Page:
Alabama native Carl Lewis (1961- ) is one of the most recognized track and field athletes in U.S. and Olympic history, winning nine gold medals in four different Olympiads. His four gold medals in the 1984 Olympics equaled that of his hero and fellow Alabamian, Jesse Owens, in the 1936 Olympics. Lewis's track and field career began in 1979, when he achieved his first world ranking as an athlete at the University of Houston, and lasted until the 1996 Olympics in Atlanta, where he won his final gold medal.
Frederick Carlton Lewis was born to Bill and Evelyn Lewis on July 1, 1961, in Birmingham, Jefferson County, the third of four children. Carl's father played football and ran track at Tuskegee Institute, and his mother, the former Evelyn Lawler, was a world-class hurdler who represented the United States at the 1951 Pan-American Games and competed in the 1952 Olympics in the 80-meter hurdles. In 1963, when Carl was two years old, his family moved to Willingboro, New Jersey, to escape the escalating tensions and violence of the civil rights struggle in Birmingham. Once in Willingboro, track became an integral part of Lewis's life as his parents were teachers and founded a local track club for girls. The club soon opened to boys, thus serving as the catalyst for Lewis's career in track and field. As a result of their parents' tutelage, both Carl and his sister Carol went on to compete in the Olympics and world championships. (Carol was a long jumper who won a bronze medal in the 1983 World Championships and finished ninth in the 1984 Olympics.)
When Carl Lewis was a junior at Willingboro High School, he became one of the top long jumpers in the state of New Jersey. As a high school senior, Lewis broke the national prep long jump record with a jump of 26 feet 8 inches and thus also became one of the top long jumpers in the world. Upon graduation from high school, Lewis entered the University of Houston. By the end of his first year, Lewis was ranked fifth in the world in the long jump by Track and Field News.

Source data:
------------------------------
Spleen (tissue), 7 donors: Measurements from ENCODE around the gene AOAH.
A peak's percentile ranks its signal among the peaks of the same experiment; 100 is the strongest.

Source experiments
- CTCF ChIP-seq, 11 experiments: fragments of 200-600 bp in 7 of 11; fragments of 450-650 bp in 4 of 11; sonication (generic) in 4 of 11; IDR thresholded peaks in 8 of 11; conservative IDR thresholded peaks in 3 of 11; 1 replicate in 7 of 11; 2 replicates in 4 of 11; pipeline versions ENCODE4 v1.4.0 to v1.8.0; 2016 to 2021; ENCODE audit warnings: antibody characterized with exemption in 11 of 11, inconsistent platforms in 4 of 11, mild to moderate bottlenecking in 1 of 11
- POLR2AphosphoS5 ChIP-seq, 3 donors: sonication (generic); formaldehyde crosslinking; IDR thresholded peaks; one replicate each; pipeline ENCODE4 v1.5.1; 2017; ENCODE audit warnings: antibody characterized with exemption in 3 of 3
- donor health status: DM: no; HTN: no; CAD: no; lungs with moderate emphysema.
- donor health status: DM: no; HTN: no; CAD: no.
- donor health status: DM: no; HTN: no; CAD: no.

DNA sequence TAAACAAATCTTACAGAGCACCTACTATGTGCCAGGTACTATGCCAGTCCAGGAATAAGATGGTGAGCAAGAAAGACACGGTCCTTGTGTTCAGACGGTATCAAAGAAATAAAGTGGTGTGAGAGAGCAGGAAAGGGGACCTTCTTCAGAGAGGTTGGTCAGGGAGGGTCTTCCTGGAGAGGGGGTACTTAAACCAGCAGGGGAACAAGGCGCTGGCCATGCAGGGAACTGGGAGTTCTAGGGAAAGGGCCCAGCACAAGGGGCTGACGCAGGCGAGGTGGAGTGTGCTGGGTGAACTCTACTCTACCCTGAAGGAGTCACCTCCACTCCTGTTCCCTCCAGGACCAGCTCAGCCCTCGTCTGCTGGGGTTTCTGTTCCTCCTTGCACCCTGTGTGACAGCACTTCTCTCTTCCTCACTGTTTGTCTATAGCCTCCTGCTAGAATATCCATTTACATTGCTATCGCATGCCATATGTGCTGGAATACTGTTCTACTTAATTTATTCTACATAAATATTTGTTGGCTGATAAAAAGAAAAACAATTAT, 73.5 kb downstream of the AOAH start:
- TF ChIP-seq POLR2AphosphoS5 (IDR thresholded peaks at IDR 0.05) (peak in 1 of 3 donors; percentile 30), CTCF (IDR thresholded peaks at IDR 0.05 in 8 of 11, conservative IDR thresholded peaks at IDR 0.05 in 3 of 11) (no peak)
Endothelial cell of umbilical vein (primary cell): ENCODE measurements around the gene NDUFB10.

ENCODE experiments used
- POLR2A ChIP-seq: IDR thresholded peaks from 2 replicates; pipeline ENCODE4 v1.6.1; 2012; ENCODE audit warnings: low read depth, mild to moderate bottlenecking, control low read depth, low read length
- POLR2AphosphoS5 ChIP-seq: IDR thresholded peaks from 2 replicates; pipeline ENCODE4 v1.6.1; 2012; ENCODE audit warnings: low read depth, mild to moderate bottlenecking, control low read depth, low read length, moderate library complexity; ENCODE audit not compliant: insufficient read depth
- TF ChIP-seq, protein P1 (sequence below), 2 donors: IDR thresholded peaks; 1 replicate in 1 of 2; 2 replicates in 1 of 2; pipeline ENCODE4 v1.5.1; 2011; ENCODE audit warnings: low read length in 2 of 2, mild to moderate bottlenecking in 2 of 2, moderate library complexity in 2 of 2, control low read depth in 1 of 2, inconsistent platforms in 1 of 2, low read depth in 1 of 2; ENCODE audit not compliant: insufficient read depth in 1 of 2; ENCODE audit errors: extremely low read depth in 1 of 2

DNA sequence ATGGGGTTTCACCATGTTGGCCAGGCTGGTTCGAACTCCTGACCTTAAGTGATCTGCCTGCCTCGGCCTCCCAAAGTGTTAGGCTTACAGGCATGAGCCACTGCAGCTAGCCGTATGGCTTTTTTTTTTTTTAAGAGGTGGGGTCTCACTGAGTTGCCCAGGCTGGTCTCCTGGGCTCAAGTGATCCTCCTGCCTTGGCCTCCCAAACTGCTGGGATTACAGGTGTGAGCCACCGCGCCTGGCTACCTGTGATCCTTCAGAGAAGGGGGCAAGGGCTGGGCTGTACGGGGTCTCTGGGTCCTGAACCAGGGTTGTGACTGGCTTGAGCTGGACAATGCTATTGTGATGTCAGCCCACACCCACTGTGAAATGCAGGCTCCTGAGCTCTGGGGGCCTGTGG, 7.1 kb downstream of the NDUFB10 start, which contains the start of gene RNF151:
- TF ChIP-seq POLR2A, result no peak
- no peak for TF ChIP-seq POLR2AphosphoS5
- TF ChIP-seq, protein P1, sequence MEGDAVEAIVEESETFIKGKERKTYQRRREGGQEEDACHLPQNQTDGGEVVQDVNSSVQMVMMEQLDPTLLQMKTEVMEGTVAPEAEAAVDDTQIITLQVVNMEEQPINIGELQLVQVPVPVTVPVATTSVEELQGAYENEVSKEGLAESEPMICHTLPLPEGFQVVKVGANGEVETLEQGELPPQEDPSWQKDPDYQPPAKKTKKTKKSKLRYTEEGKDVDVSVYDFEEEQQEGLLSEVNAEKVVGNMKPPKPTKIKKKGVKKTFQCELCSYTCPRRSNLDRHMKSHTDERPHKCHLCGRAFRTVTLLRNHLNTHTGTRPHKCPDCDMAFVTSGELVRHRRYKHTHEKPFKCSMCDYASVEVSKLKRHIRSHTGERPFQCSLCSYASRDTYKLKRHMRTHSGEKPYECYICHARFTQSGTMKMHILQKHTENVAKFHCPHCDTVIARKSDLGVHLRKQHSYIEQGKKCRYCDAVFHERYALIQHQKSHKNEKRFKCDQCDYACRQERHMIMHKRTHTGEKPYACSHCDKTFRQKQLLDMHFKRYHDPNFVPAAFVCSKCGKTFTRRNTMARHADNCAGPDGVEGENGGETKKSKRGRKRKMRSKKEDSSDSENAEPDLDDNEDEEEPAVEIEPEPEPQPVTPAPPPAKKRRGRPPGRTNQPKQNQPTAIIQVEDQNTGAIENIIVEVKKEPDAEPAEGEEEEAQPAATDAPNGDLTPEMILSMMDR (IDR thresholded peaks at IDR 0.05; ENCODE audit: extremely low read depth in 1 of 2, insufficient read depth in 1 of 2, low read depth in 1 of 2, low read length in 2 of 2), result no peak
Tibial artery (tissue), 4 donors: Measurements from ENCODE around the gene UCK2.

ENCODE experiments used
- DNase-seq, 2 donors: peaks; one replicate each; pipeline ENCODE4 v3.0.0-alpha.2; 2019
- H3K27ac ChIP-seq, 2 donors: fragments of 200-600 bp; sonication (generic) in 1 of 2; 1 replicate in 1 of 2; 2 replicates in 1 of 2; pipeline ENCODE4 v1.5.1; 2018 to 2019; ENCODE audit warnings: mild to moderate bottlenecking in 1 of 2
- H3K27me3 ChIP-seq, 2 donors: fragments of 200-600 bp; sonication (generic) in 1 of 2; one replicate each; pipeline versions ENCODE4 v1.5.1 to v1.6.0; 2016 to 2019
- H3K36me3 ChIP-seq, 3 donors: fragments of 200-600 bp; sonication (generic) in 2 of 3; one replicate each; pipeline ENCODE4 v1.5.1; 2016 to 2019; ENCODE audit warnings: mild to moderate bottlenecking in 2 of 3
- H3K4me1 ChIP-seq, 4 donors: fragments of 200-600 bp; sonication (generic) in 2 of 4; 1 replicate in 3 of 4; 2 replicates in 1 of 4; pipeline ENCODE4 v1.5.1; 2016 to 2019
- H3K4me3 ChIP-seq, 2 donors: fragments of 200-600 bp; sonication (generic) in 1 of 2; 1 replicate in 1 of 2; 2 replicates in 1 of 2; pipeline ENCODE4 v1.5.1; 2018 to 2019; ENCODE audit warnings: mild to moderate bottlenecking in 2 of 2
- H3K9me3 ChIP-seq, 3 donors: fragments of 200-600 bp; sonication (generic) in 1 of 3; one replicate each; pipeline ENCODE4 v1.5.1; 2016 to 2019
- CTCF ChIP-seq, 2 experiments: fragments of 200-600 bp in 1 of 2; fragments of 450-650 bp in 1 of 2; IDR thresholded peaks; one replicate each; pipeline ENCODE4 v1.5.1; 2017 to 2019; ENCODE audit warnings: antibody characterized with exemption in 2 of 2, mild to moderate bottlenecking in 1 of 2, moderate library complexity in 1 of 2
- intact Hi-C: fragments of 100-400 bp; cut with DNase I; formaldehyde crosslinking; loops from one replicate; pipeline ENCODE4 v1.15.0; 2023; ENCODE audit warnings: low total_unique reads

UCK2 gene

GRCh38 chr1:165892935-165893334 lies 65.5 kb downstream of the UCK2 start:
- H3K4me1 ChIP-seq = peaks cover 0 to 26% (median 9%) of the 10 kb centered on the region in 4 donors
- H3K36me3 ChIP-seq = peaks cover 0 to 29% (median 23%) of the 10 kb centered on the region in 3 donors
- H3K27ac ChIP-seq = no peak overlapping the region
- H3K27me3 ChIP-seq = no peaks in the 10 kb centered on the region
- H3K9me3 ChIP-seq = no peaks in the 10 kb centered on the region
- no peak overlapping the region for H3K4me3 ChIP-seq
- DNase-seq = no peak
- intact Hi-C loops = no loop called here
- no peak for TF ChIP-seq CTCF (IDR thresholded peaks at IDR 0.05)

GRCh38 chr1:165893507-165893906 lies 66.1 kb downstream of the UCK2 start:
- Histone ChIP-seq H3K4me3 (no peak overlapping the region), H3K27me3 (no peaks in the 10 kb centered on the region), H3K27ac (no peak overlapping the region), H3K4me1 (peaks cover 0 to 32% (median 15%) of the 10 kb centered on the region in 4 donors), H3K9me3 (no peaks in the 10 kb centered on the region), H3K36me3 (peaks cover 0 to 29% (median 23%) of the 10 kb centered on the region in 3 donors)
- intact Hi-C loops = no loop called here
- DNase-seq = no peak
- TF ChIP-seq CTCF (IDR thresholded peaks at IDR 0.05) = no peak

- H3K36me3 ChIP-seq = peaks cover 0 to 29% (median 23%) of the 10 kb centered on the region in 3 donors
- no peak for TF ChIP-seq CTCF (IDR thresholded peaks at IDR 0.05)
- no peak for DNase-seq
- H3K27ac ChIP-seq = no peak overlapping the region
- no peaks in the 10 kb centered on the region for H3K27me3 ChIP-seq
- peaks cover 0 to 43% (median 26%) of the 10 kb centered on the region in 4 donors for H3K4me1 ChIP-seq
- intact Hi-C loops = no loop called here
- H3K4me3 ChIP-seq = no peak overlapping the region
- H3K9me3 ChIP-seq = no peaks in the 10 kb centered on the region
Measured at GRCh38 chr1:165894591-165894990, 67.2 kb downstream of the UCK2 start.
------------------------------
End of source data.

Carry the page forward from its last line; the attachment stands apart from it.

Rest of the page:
Lewis qualified to compete in the 1980 Moscow Olympics in the long jump and as a member of the 4x100 relay team but was denied the opportunity as a result of the U.S. boycott of the games. By 1981, Lewis was ranked first in the world in the long jump as well as in the 100 meters, a position he held for nearly a decade. In 1983, Lewis won the 100 meter, 200 meter, and long jump at the U.S. National Championships, a feat that had not been achieved since 1886. He was also ranked first in the world in the 200 meters from 1981 to 1986 and first in the world in the long jump from 1981 to 1985, 1987 to 1989, and in 1992 and 1996.
Lewis's Olympic achievements from 1984 until 1996 were equally impressive. In his first Olympic competition in 1984 in Los Angeles, Lewis won gold medals in the 100 meters, 200 meters, the long jump, and the 4x100 meter relay. He thus became the first Olympic athlete to win four gold medals since Jesse Owens at the 1936 Olympics and won the same four events as Owens. Lewis went on to win four consecutive gold medals in the long jump in 1984, 1988, 1992, and 1996; and two consecutive gold medals in the 100-meter dash in 1984 and 1988, the latter after the winning sprinter, Canadian Ben Johnson, was disqualified for illegal steroid use. After winning his final gold medal in the long jump in the 1996 Olympics in Atlanta, Lewis retired from the sport in 1997.
Despite Lewis's dominance of track and field for more than a decade, he was not a popular representative of his sport, coming
across to many as arrogant and aloof. Edwin Moses, a two-time Olympic gold medalist in the 400 hurdles, suggested that Lewis
lacked humility. Other athletes resented Lewis for accepting appearance fees overseas while still competing as an amateur.
In addition, Lewis and many other U.S. athletes were alleged to have tested positive for banned stimulants before the 1988
Olympics, and Lewis was temporarily banned. Lewis denied any wrongdoing. In any event, the U.S. Olympic Committee considered
the alleged use unintentional and allowed Lewis to compete. Lewis received numerous tributes recognizing his accomplishments
as an athlete. Track and Field News named him Athlete of the Year in 1982, 1983, and 1984. In November 1999, he was voted "Best Olympian of the 20th Century"
by Sports Illustrated and in December 1999, "Sportsman of the Century" by the International Olympic Committee. Also in 1999, Lewis was inducted
into the Alabama Sports Hall of Fame, and in December 2001 he was elected to the National Track and Field Hall of Fame. Lewis currently resides in California,
where he is pursuing an acting career and serves as a goodwill ambassador for the United Nations Food and Agriculture Organization.
Coffey, Wayne. Carl Lewis. Woodbridge: Blackbirch Press, 1993.
Lewis, Carl, and Jeffrey Marx. Inside Track: My Professional Life in Amateur Track and Field. New York: Simon and Schuster, 1990.
Herbert J. "Jim" Lewis
Published January 6, 2009
Last updated May 31, 2013